AMRO Director Toshinori Doi’s Keynote Speech on Next 10 Years of AMRO and Regional Financial Cooperation
December 7, 2021
It is my great pleasure to be speaking as Director of AMRO on its 10th anniversary, and to share my vision on the transformation of this promising institution over the next decade.
As you all know, ASEAN+3 is one of the world’s most dynamic and fastest-growing regions. And that will continue well into the next decade, with further increase in economic weight and level of economic integration. The shares of intra-regional exports and FDI stocks are at 47% and 67%, respectively. The region’s GDP share increased from 22% to 29% in the past two decades. And is likely to exceed one-third by 2030.
In the next 10 years:
The region’s share of voice in international discussion will increase with its growth momentum.
The region’s role in setting the global policy agenda will become more prominent, as ASEAN+3 policies will have a greater spillover effect across the world.
The region will have to shoulder more responsibilities to maintain its economic and financial stability through closer policy coordination.
Correspondingly, AMRO will also have to take on a bigger role.
Since joining AMRO in 2019, I have devoted to establishing the institution as a capable and trusted “family doctor”.
We stay close to our members, and make sure that their economic health is in good shape. If not, we will “diagnose” the symptoms, and standby to support the activation of the regional financial safety net. So far, that has not been necessary.
Going forward, to be able to deal with more complex and larger scale financial volatility, AMRO needs to be more than a family doctor.
First, AMRO should develop “specialist” capabilities in areas crucial to the region.
- We need to enhance our sectoral surveillance capacity and formulate institutional views on core issues, including capital flow management measures and macroprudential policy measures;
- We have to expand our research to cover emerging issues as well as long-term macro-structural issues, such as financial digital transformation, population aging, and climate change, to name a few.
Second, AMRO should provide a platform for its members to discuss economic and financial policies and serve as a regional thought leader.
As ASEAN+3 assumes more active role in global economic policymaking, AMRO, as the “regional knowledge hub”, will support its members by providing relevant analysis and ideas. Furthermore, AMRO may explore the opportunity of becoming the ASEAN+3 Secretariat for Finance Track, providing more institutional support to the process.
It is also important that we forge synergies with our partners to facilitate the formation of regional policies and cooperation agenda, and participate in various international fora to represent the “voice of the region”.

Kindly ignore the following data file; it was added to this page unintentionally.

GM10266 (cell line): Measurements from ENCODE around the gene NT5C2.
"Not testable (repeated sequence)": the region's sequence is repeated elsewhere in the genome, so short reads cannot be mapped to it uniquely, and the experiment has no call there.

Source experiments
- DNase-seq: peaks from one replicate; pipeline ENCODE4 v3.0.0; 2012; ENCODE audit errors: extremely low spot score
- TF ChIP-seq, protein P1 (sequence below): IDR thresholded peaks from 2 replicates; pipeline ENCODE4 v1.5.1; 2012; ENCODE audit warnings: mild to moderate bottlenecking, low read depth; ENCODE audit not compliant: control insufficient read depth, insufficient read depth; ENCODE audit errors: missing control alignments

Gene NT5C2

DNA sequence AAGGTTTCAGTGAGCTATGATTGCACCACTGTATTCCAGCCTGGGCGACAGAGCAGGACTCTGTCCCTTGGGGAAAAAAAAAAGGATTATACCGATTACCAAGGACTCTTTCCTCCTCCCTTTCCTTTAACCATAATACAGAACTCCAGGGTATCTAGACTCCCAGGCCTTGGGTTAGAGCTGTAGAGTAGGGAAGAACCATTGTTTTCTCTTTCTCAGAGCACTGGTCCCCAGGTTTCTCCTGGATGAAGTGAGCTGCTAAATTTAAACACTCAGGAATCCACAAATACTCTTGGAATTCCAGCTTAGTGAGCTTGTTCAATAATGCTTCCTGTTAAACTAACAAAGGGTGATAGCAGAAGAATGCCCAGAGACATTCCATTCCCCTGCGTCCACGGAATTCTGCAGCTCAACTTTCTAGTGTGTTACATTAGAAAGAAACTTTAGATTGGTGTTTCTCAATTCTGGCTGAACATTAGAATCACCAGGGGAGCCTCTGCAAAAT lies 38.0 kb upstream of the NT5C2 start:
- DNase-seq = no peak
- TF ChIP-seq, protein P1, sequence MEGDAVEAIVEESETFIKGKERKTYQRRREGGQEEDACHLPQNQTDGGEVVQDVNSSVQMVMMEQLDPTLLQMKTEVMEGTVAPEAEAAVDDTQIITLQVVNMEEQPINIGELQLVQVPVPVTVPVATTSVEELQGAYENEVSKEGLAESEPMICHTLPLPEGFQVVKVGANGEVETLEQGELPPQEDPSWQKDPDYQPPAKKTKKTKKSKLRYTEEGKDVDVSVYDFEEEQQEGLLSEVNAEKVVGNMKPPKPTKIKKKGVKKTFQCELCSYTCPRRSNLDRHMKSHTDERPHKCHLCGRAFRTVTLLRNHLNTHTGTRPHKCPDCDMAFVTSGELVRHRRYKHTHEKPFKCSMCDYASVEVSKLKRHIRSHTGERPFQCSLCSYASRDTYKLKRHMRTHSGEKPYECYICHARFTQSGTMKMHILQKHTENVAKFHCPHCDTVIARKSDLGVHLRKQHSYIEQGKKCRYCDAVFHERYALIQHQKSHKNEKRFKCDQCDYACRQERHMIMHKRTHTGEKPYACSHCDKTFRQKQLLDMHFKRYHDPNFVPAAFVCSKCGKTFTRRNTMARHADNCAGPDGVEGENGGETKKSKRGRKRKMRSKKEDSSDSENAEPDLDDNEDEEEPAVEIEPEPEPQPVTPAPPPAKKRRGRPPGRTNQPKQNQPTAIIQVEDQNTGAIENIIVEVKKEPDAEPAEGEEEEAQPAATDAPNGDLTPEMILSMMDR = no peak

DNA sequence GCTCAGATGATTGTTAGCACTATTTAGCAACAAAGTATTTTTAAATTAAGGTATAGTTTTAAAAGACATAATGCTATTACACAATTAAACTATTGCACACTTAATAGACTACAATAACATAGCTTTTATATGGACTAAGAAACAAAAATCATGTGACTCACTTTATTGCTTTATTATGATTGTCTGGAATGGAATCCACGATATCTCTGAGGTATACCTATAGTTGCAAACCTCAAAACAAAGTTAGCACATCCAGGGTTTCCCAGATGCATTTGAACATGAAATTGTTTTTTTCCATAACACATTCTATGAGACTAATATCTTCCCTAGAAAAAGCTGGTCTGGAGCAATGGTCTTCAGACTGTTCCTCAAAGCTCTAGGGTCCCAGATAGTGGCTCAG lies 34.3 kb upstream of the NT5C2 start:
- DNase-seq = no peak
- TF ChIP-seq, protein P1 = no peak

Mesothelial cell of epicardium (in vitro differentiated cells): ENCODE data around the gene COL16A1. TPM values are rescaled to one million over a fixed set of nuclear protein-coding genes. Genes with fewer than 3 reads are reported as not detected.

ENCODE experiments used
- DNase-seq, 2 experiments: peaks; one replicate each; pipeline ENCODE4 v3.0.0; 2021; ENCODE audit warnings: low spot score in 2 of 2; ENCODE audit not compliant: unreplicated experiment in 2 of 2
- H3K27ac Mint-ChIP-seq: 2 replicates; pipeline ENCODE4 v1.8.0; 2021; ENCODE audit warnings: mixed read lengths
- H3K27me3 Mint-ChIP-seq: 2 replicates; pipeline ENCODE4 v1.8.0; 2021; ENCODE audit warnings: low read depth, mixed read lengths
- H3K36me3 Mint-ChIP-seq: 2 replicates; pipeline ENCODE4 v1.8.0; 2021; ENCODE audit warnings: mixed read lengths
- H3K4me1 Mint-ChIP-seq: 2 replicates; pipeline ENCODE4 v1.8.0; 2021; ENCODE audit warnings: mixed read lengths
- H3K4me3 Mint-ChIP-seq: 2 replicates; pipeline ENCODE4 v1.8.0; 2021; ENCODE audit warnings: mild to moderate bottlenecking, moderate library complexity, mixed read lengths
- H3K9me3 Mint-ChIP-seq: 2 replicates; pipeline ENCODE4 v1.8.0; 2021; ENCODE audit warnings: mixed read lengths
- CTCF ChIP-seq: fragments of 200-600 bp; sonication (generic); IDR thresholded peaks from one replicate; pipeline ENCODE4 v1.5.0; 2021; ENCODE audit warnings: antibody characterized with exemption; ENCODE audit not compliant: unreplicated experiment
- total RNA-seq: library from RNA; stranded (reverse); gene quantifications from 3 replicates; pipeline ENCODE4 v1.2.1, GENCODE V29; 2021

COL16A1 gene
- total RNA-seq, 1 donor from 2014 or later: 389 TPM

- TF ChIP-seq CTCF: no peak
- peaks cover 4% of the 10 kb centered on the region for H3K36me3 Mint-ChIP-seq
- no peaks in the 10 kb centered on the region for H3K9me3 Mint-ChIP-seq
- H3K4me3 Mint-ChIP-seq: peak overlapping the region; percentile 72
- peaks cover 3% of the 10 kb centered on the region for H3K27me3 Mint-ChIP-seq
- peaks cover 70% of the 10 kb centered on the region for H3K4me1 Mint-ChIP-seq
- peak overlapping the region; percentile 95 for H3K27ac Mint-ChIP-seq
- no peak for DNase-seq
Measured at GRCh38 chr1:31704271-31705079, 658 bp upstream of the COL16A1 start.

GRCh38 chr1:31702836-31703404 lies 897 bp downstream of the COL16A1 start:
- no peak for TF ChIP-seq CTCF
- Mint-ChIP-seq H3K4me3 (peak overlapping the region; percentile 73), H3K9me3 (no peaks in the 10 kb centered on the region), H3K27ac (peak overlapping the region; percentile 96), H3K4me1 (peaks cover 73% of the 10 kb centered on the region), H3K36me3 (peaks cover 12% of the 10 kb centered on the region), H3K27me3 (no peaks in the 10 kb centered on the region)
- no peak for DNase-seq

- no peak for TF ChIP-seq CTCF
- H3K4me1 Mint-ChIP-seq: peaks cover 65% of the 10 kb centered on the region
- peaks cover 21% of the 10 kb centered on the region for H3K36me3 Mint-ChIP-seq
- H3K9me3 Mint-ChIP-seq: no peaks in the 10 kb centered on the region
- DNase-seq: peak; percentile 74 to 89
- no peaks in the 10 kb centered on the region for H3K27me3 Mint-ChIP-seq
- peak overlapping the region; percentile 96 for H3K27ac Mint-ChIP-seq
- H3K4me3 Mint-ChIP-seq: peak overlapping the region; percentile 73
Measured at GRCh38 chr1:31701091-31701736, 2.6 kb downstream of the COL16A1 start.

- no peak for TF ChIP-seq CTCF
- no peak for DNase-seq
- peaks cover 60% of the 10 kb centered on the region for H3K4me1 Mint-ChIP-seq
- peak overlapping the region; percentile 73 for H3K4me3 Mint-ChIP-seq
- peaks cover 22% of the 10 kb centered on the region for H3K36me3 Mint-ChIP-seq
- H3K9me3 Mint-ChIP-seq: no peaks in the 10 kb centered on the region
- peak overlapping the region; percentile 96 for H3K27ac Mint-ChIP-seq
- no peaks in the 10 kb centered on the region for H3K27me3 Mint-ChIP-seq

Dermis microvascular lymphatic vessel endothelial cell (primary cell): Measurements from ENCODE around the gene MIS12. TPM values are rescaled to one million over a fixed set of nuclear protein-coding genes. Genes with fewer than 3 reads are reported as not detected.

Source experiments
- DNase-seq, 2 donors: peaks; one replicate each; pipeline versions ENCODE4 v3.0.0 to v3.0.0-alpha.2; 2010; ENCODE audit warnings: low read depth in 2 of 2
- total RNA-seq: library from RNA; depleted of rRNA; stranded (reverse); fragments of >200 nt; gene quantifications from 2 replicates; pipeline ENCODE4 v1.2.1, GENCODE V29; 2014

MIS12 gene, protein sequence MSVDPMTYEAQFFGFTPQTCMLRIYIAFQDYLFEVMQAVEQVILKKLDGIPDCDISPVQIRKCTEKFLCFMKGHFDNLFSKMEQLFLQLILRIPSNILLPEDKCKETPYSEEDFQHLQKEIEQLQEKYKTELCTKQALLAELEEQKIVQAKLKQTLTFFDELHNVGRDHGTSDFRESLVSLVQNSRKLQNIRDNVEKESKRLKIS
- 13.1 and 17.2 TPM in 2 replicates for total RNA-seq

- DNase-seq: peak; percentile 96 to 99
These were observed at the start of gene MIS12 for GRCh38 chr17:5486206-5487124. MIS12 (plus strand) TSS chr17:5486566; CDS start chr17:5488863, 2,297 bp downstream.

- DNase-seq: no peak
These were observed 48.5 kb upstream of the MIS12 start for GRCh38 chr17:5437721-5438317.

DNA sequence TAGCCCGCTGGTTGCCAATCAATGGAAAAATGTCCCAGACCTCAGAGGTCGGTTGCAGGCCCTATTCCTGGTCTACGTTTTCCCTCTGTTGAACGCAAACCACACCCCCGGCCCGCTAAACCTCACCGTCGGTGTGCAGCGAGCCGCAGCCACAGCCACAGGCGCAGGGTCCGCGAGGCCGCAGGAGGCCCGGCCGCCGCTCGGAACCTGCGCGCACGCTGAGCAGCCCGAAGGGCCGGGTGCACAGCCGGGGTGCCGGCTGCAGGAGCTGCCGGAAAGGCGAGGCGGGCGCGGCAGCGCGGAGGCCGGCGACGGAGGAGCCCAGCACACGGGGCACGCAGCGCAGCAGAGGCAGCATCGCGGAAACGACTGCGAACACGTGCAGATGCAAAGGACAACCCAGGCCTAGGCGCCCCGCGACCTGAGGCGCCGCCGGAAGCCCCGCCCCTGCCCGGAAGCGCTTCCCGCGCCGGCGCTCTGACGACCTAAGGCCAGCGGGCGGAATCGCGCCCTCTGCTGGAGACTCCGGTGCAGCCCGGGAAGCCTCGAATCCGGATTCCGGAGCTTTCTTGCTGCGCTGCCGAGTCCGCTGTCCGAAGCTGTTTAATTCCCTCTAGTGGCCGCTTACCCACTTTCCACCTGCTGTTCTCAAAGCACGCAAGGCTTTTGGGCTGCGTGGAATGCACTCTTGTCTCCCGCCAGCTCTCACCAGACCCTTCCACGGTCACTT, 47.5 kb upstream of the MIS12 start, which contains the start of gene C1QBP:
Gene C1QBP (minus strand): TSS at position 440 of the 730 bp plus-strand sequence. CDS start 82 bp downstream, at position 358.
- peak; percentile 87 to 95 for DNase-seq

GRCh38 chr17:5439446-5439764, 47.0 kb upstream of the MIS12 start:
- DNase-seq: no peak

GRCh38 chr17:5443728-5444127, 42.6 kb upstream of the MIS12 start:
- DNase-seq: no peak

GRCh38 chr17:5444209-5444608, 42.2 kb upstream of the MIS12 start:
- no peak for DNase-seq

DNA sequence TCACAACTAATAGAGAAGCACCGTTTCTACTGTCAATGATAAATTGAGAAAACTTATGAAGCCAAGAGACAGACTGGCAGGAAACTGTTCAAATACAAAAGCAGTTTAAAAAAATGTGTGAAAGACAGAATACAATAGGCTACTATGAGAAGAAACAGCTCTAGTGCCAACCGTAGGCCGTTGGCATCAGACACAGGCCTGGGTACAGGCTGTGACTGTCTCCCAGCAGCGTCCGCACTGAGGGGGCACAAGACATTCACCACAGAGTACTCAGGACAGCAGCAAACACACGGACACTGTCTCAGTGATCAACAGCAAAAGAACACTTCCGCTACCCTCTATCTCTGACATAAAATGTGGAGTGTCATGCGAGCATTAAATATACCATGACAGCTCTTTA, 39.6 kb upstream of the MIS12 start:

AMRO attended the ASEAN+3 Leaders’ Summit for the first time this year. Next year, we look forward to taking part in G20 discussions.
Third, AMRO should work towards strengthening the regional financial architecture. There are plenty of financing sources within the region, including multilateral and bilateral, long term and short term, concessional and non-concessional, often with limited coordination among them. AMRO, by constantly monitoring members’ external positions, can serve as a platform for members to take stock of the financing sources available, and play the role of a facilitator or coordinator during crises. In particular, AMRO should play a constructive role in establishing a stronger coordination between bilateral swap arrangements and the CMIM, creating a stronger regional financial safety net.
AMRO should also continue to strengthen its ties with the IMF and other regional financing arrangements such as the ESM, to make the global financial safety net even stronger.
Without a doubt, the CMIM will become more important to the region.
Upon my appointment as AMRO Director, one of my immediate priorities was to enhance the CMIM’s operational readiness. In the past 3 years, the CMIM Arrangement has seen several major upgrades. The IMF De-linked Portion has been increased to 40% with a streamlined and robust conditionality framework, a smooth collaboration mechanism with the IMF has been established, and the use of local currency institutionalized.
I am proud that the region’s financial safety net is now fully operational.
Moving forward, it has the potential to be more effective by catering to members’ changing needs. There could be many possibilities.
Allow me to offer three ideas.
- First, the CMIM may establish a special trust fund to extend concessional lending to assist low-income economies.
- Second, AMRO’s surveillance and CMIM functions can be integrated with the ASEAN+3 Co-chairs’ coordination functions to holistically and effectively oversee all aspects of CMIM activation.
- Thirdly, the CMIM Agreement could be upgraded into an international treaty to ensure better institutional governance.
AMRO at 10 years old may seem young compared to all its peers. Yet it has flourished to meet the needs of its members and the region in a short space of time.
It has been my privilege to lead AMRO during its adolescence. And I look forward to witnessing its development and growth in the years ahead.
I am confident that AMRO has great potential to serve as the custodian of ASEAN+3’s growth and stability in the next decade and beyond.